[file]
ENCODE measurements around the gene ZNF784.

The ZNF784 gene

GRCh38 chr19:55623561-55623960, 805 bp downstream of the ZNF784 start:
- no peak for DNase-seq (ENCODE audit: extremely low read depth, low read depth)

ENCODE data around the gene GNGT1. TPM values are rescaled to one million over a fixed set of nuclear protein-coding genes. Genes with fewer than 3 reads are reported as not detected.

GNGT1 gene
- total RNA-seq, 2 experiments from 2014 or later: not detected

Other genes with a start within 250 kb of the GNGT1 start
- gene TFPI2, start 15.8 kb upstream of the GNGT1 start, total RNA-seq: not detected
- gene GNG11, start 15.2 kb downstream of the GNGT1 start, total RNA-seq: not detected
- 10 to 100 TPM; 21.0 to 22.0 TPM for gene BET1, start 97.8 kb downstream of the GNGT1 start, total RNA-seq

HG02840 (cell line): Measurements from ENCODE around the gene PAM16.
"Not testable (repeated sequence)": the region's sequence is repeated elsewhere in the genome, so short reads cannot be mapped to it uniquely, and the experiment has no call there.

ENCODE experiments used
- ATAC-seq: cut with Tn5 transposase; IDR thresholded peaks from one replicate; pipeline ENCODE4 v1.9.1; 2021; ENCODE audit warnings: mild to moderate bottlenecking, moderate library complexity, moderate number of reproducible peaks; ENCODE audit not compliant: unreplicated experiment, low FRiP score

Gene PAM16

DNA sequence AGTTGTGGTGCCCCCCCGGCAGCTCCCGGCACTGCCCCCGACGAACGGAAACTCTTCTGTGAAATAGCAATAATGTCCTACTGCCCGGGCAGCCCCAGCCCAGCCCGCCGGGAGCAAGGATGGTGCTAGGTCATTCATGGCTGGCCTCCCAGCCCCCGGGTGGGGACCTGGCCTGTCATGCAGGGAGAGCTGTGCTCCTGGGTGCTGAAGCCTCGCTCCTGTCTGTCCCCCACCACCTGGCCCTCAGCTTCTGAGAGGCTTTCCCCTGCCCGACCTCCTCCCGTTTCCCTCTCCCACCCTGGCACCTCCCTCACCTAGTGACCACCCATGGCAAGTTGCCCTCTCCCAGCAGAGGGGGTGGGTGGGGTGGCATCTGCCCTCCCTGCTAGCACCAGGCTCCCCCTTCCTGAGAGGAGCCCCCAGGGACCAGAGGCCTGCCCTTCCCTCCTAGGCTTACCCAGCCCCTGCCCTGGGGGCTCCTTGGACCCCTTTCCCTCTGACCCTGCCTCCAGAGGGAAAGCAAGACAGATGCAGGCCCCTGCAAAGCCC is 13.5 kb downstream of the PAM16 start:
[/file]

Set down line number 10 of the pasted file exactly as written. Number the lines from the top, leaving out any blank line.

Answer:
- gene GNG11, start 15.2 kb downstream of the GNGT1 start, total RNA-seq: not detected